Feb. 27, 2018
Is your employer pushing you to save even more? Most likely yes — even if you’re not aware of it.
For years now, many employers have incorporated lessons from behavioral economics, the field of study blending concepts from economics and cognitive psychology.
Insights from behavioral economics show the profound effect our natural tendencies can have in shaping our decisions such as when we overvalue the present or become confused by too many options or let inertia guide our choices. Unfortunately, most of us can relate to these inclinations— which is no calamity when you’re going grocery shopping, but can have major ramifications when it comes to more pressing life and financial decisions.
Enter all the behavioral fixes that many employers have discovered “nudge” us toward better choices — like auto-enrollment, saving more in the future, auto-rebalancing and even target-date funds, which effectively take the thinking out of a more personal risk assessment and rebalancing.
This week, a new look at employers’ plans from Willis Towers Watson, a global advisory firm, shows even greater adoption of such efforts, according to results of a survey of 349 large and midsize U.S. companies that offer defined contribution retirement plans. Most notably, even more — 73% — of those employers surveyed last November, compared to 68% in 2014 and 52% in 2009 — automatically enroll new participants in retirement plans, according to Willis Towers Watson’s findings. In addition, 60% will increase employees’ contributions automatically (auto-escalation) in the future, also up from 54% in 2014, according to the survey.
Research shows providing too many choices can have the inverse intended effect sometimes causing confusion— and in keeping with those findings, 42% of the surveyed companies reduced the number of investment options over the past three years, in an attempt to counter decision paralysis or even the milder effects of “diversification” across many different funds rather than true asset allocation. Even more significantly, an additional 41% of employers intend to do so by 2020, according to the survey. Target-date funds are also becoming more ubiquitous: 93% of the responding companies use them as the qualified default alternative, up from 86% in 2014 and 64% in 2009.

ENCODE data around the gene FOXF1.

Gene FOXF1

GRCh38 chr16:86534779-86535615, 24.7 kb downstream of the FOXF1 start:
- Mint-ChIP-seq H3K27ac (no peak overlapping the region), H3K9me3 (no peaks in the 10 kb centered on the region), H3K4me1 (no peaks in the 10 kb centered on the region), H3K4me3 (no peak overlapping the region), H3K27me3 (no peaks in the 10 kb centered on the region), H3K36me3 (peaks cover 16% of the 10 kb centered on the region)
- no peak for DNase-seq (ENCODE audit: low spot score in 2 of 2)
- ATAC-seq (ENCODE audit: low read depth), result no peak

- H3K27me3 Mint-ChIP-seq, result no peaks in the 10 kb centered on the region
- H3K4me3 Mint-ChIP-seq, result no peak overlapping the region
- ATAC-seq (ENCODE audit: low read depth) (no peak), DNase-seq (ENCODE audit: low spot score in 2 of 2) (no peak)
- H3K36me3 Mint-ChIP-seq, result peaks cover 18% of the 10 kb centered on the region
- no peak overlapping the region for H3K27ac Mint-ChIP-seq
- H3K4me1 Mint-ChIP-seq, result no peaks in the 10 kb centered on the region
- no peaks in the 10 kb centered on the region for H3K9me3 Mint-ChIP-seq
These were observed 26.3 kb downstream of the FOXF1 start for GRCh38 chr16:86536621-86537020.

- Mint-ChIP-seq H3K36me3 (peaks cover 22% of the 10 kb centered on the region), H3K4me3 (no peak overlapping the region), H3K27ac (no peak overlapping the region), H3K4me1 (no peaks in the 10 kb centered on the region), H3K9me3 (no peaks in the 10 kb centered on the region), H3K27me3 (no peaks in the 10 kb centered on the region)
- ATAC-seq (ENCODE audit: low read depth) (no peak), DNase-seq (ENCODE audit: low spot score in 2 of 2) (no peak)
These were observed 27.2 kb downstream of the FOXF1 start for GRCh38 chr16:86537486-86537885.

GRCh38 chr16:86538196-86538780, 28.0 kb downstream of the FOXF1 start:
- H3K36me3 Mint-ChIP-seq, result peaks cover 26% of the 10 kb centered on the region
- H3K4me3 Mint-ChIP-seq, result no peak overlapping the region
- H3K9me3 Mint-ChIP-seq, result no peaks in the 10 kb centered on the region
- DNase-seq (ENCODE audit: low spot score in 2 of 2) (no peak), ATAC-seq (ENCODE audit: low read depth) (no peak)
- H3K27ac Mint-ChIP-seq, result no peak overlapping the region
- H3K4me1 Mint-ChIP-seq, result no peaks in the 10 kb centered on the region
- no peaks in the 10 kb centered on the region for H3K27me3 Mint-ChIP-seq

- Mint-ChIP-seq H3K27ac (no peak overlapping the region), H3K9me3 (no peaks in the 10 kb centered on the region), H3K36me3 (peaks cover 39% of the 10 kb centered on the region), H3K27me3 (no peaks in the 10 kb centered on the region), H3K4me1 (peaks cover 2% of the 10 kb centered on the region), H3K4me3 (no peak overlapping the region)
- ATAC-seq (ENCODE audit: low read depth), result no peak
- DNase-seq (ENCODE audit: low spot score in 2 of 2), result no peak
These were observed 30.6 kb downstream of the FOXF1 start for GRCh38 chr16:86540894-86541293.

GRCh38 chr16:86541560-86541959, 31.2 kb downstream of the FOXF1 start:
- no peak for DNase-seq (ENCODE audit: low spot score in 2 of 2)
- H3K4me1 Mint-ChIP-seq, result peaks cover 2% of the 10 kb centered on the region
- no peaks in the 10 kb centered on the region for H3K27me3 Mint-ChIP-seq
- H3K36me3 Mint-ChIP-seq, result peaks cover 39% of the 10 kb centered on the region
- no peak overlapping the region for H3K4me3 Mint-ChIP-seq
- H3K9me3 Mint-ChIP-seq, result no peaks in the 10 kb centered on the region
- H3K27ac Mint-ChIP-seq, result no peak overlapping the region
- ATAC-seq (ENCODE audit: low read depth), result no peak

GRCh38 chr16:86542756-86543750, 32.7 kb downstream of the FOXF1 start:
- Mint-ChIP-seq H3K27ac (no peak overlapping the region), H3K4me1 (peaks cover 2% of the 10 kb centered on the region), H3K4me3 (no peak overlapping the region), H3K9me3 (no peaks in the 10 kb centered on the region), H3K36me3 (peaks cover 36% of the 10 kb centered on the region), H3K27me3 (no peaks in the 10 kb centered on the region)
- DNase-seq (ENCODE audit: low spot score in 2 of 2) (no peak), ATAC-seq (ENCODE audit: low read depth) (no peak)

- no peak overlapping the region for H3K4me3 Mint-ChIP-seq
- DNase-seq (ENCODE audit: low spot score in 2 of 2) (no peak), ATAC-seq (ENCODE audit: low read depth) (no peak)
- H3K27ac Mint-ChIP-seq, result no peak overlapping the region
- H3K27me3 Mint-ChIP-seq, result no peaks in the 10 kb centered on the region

In theory, all of this retirement plan tinkering should increase saving for retirement and take some of the friction out of financial planning that can often cost many of us years of saving and compounding if we intend to contribute to our retirement plans, or save more over time and rebalance but somehow don’t manage to do so. That was the thinking behind embracing concepts from behavioral economics as part of the solution to the enduring problem of inadequate retirement planning. But it’s worth noticing that these changes, while an improvement for many over the worse alternatives of not saving for retirement, or never rebalancing, or not increasing savings, or choosing a low-earning money market fund as a default investment, may not necessarily be the best choice for each individual.
All of this auto-piloting for the average employee shouldn’t come at the expense of taking the, well personal, out of personal finance. And its growing use may make it an even more important time for employees to pay attention and review plan specifics. Among the questions to ask include: what is happening automatically? Does that match your own specific goals? Are you investing in target-date mutual funds? If so, do you choose to be? How do your retirement plan offerings align in with any outside investments? And perhaps most important are your emergency savings in taxable accounts sufficient? Saving for retirement is important and necessary, but so is having an adequate cushion to weather unexpected costs that could arise from job loss, health, car, or housing expenses or even family emergencies.
Employers, for all of the good intentions to auto-enroll us so we don’t miss out on investing for our future, unfortunately, can only auto-enroll us in retirement funds, not for planning for everything else.